Using certain immunosuppressive regimens, IL-2 knockout (KO) mice, in contrast to wild-type (wt) controls, are resistant to the induction of allograft tolerance. The mechanism by which IL-2 regulates allograft tolerance is uncertain. As IL-2 KO mice have a profound defect in Fas- mediated apoptosis, we hypothesized that Fas-mediated apoptosis of alloreactive T cells may be critical in the acquisition of allograft tolerance. To definitively study the role of Fas in the induction of transplantation tolerance, we used Fas mutant B6.MRL-lpr mice as allograft recipients of islet and vascularized cardiac transplants. Alloantigen- stimulated proliferation and apoptosis of Fas-deficient cells were also studied in vivo. Fas mutant B6.MRL-lpr (H-2b) mice rapidly rejected fully MHC-mismatched DBA/2 (H-2(d)) islet allografts and vascularized cardiac allografts with a tempo that is comparable to wt control mice. Both wt and B6.MRL-lpr mice transplanted with fully MHC-mismatched islet allografts or cardiac allografts can be readily tolerized by either rapamycin or combined costimulation blockade (CTLA-4Ig plus anti-CD40L mAb). Despite the profound defect of Fas-mediated apoptosis, Fas-deficient T cells can still undergo apoptotic cell death in vivo in response to alloantigen stimulation. Our study suggests that: 1) Fas is not necessarily essential for allograft tolerance, and 2) Fas-mediated apoptosis is not central to the IL-2-dependent mechanism governing the acquisition of allograft tolerance.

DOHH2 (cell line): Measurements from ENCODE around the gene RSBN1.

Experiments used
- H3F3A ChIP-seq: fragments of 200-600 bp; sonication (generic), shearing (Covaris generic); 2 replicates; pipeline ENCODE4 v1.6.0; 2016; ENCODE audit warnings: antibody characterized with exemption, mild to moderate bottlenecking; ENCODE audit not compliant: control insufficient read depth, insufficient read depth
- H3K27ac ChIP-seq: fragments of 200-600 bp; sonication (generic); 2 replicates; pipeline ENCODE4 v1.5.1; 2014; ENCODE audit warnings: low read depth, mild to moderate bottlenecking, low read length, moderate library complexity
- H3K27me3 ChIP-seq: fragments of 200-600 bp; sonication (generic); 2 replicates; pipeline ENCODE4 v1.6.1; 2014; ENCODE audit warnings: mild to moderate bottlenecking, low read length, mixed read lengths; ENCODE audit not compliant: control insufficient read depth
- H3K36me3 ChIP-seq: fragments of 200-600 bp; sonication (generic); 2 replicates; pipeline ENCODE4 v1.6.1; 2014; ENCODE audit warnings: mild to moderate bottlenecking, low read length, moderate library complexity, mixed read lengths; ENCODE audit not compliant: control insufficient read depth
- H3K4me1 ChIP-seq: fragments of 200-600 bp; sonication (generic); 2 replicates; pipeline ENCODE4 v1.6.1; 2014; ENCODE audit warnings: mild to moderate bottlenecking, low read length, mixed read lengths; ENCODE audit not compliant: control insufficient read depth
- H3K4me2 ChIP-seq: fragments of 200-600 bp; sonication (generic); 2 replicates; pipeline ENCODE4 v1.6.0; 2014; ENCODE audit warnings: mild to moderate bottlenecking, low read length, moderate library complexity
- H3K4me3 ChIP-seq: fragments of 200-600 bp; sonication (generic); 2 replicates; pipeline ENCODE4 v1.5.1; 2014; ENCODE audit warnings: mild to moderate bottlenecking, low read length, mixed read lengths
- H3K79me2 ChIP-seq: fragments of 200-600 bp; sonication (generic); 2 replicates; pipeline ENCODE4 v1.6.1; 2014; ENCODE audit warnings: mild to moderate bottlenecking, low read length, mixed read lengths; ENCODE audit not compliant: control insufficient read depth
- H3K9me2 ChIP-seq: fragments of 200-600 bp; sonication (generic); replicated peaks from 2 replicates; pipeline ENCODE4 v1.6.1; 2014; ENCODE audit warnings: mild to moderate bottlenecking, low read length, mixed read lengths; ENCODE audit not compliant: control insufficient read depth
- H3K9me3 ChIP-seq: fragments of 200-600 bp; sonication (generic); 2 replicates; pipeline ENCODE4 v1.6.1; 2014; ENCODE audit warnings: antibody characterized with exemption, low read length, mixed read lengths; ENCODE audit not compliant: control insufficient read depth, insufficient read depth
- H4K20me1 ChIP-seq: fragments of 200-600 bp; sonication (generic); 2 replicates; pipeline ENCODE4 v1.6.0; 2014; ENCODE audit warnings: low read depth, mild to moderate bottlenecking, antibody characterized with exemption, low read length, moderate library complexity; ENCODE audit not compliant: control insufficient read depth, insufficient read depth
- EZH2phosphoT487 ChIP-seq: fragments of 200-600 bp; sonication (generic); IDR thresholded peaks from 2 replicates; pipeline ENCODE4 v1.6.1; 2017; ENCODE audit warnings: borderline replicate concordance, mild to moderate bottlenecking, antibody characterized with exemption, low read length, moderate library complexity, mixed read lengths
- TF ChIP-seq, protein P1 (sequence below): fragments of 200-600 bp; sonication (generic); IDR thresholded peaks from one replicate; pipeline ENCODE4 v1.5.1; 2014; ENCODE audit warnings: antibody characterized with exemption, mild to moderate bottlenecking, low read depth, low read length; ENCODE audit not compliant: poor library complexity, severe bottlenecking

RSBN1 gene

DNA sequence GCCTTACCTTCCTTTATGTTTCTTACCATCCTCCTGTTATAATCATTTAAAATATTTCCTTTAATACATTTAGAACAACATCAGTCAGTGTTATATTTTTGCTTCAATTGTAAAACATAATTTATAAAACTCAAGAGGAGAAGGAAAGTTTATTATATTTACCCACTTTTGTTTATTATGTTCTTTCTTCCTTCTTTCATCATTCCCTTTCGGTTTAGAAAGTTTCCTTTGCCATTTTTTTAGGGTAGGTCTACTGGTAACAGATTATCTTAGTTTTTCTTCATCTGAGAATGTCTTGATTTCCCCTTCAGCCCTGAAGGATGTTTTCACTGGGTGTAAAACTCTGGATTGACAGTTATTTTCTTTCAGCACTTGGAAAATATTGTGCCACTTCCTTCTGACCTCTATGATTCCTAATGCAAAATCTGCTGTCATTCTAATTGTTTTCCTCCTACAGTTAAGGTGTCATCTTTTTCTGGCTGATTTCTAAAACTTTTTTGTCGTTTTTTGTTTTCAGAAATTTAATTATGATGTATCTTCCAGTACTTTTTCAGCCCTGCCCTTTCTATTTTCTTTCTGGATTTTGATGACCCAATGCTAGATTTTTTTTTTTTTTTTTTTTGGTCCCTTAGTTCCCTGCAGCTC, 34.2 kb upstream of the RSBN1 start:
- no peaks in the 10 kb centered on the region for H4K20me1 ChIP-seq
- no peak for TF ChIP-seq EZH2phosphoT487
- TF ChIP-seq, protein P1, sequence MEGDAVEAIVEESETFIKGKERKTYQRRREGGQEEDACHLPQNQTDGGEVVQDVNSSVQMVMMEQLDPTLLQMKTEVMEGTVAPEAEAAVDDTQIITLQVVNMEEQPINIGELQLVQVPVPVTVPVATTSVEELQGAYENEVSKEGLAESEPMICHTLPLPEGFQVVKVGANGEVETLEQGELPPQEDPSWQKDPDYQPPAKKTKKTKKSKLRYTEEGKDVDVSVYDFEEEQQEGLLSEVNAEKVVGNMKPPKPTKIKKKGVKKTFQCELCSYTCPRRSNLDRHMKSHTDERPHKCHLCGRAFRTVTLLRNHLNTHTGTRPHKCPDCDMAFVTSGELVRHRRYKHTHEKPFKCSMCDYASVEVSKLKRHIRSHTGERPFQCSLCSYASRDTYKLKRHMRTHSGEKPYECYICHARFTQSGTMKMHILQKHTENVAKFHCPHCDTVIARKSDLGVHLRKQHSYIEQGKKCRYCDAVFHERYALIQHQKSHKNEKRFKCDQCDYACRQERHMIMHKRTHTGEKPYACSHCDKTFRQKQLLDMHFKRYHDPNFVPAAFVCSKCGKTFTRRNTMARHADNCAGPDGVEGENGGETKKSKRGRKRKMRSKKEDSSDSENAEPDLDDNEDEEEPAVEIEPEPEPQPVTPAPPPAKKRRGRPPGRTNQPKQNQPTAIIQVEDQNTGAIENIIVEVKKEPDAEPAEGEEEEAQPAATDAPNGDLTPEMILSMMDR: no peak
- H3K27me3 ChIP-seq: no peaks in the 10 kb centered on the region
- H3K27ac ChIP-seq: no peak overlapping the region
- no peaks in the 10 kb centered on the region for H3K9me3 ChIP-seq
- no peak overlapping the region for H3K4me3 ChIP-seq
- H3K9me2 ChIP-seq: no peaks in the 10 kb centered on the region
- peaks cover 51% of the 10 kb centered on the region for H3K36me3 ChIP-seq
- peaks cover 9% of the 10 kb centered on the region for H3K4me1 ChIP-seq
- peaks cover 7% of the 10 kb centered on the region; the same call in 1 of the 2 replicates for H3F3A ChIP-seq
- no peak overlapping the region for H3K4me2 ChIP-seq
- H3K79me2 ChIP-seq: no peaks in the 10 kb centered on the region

|Original language||English (US)|
|Number of pages||8|
|Journal||Journal of Immunology|
|State||Published - Sep 1 1999|
ASJC Scopus subject areas
- Immunology and Allergy